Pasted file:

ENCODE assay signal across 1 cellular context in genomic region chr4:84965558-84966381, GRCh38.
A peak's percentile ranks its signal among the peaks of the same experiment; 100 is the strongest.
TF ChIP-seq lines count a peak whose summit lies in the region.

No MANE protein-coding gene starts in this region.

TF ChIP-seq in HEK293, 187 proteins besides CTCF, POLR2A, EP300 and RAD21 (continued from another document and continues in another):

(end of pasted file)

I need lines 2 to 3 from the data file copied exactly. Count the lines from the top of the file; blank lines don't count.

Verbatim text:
A peak's percentile ranks its signal among the peaks of the same experiment; 100 is the strongest.
TF ChIP-seq lines count a peak whose summit lies in the region.